Luke 3:15-22 [NRSV]

Sunday Jan. 13, 2019

I’m browsing Amazon, clicking idly from title to title.  Hygge:  Danish Secrets to Happy Living.  Lagom: Not Too Little, Not Too Much: The Swedish Art of Living a Balanced, Happy Life. Ikigai: The Japanese Secret to a Long and Happy Life.  Amazon reviews suggests the specifics vary — hygge stresses the satisfaction of just being, ikigai advocates a fulfilling busy-ness, and lagom perfectly balances busy-ness and pause — but there is a sameness in the patterning of the titles and the covers (they tend towards folk-art simplicity in pastel tones) and in the promise that this approach to living will renew your life. 

The trouble is that the pastel tones seem insufficient to counter the weight of the dailiness which wears me down.  The dailiness of my own life; the dailiness of the lives with which I am woven in love — family, and friends, and their family and friends; the dailiness of the life of the wider web of the nation and the world, reported in the news.   My soul aches with the weight of it all.  Anger; division; hate; hurt.  I close the news tab on my browser, go back to Amazon for more pastel prettiness, the promise of joy sparked and life changed through simple tidying.  It’s not enough.

The people ‘were filled with expectation,’ Luke writes.  It’s a hopeful phrase, suggesting a folk-art innocence.  The people’s anticipation seems that of children — soon it will be wonderful, soon it will be now.  Can such simple innocent hope bear the burden of my own weariness?

The two independent clauses in the English — ‘were filled … were questioning’ — in the grammar of the Greek is more dependent — ‘being filled with expectation, the people were questioning’  The expectation seems  the condition which sets the people to questioning.  The expectation and the inquiry are intertwined, not independent.  Because the people are so filled, they ask.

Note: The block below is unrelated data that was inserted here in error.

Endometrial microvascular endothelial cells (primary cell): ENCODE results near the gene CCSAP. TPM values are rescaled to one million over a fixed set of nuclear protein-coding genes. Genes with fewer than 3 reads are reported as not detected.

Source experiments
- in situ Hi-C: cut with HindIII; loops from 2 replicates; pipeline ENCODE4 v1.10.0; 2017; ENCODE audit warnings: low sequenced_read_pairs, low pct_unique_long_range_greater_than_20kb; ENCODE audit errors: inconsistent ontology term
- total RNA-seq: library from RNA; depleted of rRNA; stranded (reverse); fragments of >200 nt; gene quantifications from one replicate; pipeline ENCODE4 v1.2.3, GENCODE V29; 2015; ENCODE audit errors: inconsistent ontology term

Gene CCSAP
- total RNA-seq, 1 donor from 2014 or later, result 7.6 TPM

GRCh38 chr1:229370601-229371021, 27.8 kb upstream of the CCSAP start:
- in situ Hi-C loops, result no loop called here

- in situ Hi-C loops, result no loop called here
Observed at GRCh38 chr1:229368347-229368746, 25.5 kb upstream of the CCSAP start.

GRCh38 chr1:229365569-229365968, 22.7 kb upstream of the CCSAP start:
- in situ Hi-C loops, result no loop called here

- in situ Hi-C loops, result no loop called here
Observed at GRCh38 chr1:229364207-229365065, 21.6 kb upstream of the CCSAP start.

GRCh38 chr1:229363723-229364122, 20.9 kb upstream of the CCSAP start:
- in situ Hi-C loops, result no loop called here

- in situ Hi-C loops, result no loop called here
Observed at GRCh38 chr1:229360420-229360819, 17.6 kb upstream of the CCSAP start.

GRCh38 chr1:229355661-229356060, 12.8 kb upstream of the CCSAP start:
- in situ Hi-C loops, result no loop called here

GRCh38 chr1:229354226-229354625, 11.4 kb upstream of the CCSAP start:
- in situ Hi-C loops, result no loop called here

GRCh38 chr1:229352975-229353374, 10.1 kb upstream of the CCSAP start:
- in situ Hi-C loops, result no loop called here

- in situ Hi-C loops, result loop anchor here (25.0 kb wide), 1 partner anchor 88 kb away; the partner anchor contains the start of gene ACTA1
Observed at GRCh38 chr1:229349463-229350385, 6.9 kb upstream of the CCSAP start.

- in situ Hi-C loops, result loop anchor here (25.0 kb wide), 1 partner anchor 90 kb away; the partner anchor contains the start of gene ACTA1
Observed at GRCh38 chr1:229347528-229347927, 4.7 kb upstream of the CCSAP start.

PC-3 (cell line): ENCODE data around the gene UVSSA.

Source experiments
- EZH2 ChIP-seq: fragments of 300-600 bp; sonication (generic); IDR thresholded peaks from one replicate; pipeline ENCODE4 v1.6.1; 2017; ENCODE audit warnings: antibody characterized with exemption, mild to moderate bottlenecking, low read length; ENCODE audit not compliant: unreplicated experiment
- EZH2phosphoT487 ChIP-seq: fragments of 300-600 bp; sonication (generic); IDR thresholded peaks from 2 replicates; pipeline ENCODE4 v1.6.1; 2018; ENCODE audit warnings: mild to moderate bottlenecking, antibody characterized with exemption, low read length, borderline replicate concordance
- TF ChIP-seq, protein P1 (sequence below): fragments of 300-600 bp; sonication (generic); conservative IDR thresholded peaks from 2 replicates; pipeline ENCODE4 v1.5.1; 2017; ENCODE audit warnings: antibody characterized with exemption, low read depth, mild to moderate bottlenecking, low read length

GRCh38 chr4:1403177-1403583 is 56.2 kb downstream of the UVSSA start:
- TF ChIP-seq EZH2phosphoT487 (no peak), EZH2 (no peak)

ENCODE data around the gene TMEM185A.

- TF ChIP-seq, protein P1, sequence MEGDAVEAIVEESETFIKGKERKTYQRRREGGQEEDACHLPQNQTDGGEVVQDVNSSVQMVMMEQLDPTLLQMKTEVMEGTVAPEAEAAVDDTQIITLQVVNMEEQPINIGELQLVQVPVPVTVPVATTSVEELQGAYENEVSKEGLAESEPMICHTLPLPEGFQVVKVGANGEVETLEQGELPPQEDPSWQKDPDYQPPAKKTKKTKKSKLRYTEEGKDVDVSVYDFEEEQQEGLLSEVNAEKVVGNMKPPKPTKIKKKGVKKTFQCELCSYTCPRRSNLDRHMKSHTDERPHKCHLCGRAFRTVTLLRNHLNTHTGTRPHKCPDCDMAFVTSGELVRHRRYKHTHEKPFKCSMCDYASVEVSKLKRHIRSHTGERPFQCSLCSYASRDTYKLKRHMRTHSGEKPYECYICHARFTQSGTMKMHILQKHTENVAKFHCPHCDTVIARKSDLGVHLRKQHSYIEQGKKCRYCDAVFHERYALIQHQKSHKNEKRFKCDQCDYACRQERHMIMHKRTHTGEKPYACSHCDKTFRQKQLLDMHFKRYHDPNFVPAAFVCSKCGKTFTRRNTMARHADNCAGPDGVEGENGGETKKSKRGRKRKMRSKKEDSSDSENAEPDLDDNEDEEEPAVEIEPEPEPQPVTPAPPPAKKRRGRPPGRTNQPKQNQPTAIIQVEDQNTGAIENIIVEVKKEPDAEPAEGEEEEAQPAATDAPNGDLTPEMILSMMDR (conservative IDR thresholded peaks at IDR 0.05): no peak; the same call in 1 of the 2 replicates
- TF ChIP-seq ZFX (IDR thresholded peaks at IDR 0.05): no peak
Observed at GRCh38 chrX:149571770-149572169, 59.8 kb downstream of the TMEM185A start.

More than that, the Greek verb is rougher than the English ‘expectation.’  The lexicon suggests the people were ‘waiting with apprehension or anxiety.’   Being anxious in their waiting, tense in their expectation, they encounter John and wonder, Is this he for whom we are waiting with such apprehension?  Is this the one who will answer our need?

No, John tells them.  I am not he.  John speaks of gathering in and of burning clean.  John recasts the weight of all the world’s pain as no more than chaff to be lifted on the wind and consumed by flame.  And this is good news.  Good news.  He is coming, John says.  And before the passage is done, he has come, and been named Beloved.

But the passage that ends with Jesus’ baptism, the heavenly proclamation of him as Son, begins with the people’s apprehension, the urgency of their expectation, a tension that drives them to wonder and to ask.    Their insistent need is neither innocent nor incidental.  It pulls at them; it pulls them.  The people’s expectation strains from brokenness and lack towards wholeness and home.  Towards life.

I need not flee the tension nor deny its aching weight.  But through its claim that what is is not what should be nor what shall be, keep seeking and asking and offering my need.  In expectation of answer through the voice of the text saying Child, saying Beloved, saying Pleased.  

And the voice sustains the weight of the dailiness, eases the ache, revives the recollection of joy and the commitment to the promise, the proclamation of good news:  One is coming.